Femininity, Masculinity and their Manifestations in Contemporary Arab Culture

Amel Grami and Hannadi Al-Samman

العربية Deutsch

Ibn Rushd Lecture with Amel Grami and Hannadi Al-Samman

We cannot understand what “femininity” and “masculinity” mean in a given society outside social structures, gender norms, and the support of different roles for females and males. There is no universal set of norms and expectations about what it means to be masculine. The concept of “masculinity” varies across time and social and cultural contexts, and within different social groups and networks, with men “performing” their “masculinity” differently and inconsistently. Women, however, have an important role in interpreting, reaffirming and recreating masculinity, particularly in their interactions with men. And just as “masculinity” is defined by its relationship to femininity- meaning men perform their masculinity by being ‘not-feminine’, femininity is constructed as an opposite to that which is considered ‘masculine’.

What are the most manifestations of “masculinity” and “femininity” in contemporary Arab culture? How did the rising influence of social media and the 2011 uprisings impact the concepts of “masculinity” and “femininity“?

We will discuss these questions in our forthcoming lecture with Dr. Amel Grami and Dr.Hanadi Al-Samman.  

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About the  speakers:

Dr Amel Grami is a university professor at the Faculty of Letters, Arts and Humanities at Manouba University, Tunisia. She is also a human rights activist and writer. Grami is the Chair of the MA in Gender, Culture and Society at the University of Manouba.

Grami is a member of several local and international academic institutions, including:

Women’s Alliance for Security Leadership (Wasl), International Civil Society Action Network (ICAN) for Women’s Rights, Peace and Security, the Global Women’s Coalition to Combat Violence Against Girls and Women, and a member of the Advisory Board of the University of Warwick, UK, for Literary and Cultural Studies.

Grami published many books and articles in academic journals, including Freedom of Belief in Islam. (1997), Asian Islam (2006), “Difference in Arab-Islamic Culture: A  Gender Study (2007), Women’s Movements in Tunisia,” (2010) “Women and Terrorism, a Study of Gender (2017) and “Types of Masculinity” ( 2022). Grami is the head of the Literature, Books and Publishing Subcommittee and was in charge of awarding the 2021 Literary and Artistic Creativity Encouragement Grant and, since 2018, the editor-in-chief of the Arabic section of the ‘Insanayat’ magazine, specializing in social affairs, sciences and humanities in Tunisia. Grami Published the first peer-reviewed journal on gender studies in the Arab World, “Adassat Jandaria”, and was the editor-in-chief of the first issue in August 2021.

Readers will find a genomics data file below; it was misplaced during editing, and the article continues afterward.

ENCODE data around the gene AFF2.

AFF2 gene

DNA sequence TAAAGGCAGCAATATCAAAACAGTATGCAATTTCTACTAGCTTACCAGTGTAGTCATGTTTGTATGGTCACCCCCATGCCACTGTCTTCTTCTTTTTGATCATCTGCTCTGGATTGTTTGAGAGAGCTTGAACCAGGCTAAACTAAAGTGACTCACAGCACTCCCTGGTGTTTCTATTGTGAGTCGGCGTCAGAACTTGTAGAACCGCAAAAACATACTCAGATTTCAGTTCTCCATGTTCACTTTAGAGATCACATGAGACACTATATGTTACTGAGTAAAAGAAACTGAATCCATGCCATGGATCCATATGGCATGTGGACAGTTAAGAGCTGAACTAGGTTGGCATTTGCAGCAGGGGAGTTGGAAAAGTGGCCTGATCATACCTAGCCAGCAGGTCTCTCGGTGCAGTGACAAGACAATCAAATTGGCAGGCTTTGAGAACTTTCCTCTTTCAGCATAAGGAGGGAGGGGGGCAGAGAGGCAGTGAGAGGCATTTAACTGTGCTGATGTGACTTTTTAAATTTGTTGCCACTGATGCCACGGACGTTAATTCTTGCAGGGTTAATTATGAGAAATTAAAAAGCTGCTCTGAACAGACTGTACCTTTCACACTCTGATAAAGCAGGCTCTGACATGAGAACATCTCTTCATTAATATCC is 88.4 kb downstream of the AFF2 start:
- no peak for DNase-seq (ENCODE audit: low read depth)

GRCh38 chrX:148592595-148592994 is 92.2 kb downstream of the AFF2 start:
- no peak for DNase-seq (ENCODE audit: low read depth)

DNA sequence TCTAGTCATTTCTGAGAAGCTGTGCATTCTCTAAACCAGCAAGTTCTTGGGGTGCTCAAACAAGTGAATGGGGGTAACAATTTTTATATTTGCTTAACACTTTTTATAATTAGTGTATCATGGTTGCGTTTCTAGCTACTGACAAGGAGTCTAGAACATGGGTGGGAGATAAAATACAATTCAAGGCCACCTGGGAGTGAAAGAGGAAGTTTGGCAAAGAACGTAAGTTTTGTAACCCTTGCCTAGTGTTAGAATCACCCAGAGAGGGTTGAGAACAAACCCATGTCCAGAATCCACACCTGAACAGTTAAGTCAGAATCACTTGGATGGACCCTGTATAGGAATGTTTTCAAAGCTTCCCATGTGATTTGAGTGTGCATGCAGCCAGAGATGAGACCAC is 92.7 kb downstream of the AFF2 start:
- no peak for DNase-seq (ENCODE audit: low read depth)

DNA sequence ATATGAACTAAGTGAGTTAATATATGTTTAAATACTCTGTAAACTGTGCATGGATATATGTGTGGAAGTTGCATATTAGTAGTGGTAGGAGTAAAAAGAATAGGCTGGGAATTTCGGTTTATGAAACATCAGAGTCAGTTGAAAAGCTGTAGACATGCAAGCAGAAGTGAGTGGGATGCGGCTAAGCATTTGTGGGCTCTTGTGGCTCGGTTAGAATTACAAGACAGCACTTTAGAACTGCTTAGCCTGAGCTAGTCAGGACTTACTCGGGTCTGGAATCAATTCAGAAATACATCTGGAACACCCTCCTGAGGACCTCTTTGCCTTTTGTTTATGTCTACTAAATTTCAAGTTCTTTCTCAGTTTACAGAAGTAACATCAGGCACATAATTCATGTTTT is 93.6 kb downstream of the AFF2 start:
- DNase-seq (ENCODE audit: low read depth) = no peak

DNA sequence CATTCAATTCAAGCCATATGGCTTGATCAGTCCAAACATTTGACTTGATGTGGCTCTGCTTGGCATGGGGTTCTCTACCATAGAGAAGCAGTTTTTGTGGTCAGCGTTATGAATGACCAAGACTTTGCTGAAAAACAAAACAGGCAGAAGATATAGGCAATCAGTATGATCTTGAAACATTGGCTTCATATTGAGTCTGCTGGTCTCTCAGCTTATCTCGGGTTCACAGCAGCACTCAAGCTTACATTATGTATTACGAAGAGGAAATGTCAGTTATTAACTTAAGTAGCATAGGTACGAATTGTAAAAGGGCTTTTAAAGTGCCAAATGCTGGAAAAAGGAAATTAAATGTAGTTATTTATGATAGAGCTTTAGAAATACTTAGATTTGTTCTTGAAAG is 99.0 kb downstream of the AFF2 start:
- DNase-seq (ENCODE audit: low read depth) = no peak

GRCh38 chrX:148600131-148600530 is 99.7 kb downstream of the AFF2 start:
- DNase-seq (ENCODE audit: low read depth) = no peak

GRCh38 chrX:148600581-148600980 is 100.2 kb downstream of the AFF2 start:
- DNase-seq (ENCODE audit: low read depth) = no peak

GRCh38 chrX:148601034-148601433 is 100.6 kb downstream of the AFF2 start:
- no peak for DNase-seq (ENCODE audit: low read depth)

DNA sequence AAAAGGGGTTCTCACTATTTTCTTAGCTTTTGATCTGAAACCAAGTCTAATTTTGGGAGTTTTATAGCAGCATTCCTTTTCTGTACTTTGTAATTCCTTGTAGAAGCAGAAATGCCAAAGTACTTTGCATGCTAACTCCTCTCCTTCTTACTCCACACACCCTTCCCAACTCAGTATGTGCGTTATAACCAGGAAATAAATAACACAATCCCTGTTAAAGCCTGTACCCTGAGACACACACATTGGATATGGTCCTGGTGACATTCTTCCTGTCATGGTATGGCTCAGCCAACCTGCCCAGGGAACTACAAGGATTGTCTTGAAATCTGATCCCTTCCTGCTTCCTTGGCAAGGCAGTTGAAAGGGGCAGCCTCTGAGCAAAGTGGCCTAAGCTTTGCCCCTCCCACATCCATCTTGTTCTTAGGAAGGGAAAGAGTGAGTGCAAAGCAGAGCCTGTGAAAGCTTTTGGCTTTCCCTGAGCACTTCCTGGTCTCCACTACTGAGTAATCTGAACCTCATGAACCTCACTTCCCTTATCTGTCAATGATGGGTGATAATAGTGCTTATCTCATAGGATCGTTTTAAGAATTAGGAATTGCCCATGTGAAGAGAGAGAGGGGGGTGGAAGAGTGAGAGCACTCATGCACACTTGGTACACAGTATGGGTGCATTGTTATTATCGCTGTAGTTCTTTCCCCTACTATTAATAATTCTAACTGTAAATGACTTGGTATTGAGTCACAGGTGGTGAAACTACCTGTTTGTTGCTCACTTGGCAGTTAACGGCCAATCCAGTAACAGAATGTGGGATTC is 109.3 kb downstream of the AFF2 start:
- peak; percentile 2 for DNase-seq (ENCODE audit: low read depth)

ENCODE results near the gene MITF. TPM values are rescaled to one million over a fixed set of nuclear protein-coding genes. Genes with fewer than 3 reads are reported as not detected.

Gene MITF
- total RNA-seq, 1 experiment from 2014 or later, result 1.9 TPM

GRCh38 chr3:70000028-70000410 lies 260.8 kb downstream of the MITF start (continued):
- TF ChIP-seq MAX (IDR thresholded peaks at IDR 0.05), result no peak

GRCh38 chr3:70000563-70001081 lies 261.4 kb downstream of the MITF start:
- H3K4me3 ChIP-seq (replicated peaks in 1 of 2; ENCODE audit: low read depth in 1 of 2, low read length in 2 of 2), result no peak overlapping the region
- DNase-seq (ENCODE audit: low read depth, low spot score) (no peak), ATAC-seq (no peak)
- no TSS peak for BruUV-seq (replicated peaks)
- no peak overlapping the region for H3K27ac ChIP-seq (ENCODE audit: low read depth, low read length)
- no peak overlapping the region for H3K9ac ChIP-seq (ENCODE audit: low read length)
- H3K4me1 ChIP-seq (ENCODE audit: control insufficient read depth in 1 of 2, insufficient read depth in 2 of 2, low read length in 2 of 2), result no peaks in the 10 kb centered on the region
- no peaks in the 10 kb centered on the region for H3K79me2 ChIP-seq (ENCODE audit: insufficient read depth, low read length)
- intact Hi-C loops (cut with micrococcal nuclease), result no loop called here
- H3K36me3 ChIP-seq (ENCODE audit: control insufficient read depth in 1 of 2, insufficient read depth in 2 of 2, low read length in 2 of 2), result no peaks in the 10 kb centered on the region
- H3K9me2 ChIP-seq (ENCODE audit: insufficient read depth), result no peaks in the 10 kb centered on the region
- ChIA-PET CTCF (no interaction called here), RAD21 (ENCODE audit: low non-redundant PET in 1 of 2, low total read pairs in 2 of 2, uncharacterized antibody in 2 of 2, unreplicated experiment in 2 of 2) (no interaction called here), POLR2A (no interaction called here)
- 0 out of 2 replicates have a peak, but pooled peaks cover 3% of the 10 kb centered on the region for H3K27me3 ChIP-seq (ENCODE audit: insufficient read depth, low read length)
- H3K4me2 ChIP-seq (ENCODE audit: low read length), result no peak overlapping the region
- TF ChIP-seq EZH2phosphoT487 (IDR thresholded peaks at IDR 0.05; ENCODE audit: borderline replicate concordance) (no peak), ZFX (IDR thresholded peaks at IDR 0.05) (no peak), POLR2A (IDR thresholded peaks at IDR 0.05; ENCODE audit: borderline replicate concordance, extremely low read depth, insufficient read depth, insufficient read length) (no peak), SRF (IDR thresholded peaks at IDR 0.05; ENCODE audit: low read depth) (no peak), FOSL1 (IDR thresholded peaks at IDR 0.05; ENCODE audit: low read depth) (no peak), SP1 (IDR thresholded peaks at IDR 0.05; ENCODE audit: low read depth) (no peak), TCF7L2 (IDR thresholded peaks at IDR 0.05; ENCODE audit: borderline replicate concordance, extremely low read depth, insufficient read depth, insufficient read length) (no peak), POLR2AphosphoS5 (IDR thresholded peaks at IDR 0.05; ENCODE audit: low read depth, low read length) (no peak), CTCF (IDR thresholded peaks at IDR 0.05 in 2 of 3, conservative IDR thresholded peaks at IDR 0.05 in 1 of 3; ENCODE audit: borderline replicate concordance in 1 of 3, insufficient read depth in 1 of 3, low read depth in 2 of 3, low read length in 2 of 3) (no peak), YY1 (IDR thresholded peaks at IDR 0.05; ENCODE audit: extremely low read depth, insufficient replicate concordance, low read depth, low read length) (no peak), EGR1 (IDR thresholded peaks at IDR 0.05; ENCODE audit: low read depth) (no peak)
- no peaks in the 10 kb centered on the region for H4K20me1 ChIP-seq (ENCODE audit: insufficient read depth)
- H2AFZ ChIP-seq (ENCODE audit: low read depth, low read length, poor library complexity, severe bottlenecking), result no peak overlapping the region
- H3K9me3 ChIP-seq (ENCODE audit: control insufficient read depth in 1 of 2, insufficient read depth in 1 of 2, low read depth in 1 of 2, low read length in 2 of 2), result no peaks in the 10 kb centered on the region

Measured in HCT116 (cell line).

Dr Hanadi Al-Samman is an associate professor of Arabic Language and Literature in the Department of Middle Eastern and South Asian Languages and Cultures at the University of Virginia. Al-Samman is the author of Anxiety of Erasure: Trauma, Authorship, and the Diaspora in Arab Women’s Writings (2015). She has published several articles in the Journal of Arabic LiteratureWomen’s Studies International ForumAlif: Journal of Comparative Poetics, and Mapping Arab Women’s Movements edited collection. Al-Samman co-edited the International Journal of Middle East Studies’ special issue, “Queer Affects” (2013) and Beloved: Love and Languishing in Middle Eastern Literatures and Cultures. London: I.B. Tauris (2017).

She had a Fulbright Scholarship (1990-1992), a Woodrow Wilson Career Enhancement Fellowship (2009-2010), a Virginia Foundation for the Humanities Residential Fellowship (2009-2010), was a Mellon Humanities Fellowship (2015-2016) recipient, and is the past President of the Association for Middle East Women’s Studies (AMEWS).

Moderation: Dr. Amany Alsiefy (Ibn Rushd for Freedom of Thought, board member). The lecture will be on Zoom on Saturday, July 29, 2022, at 7 pm. The lecture will be held in Arabic.

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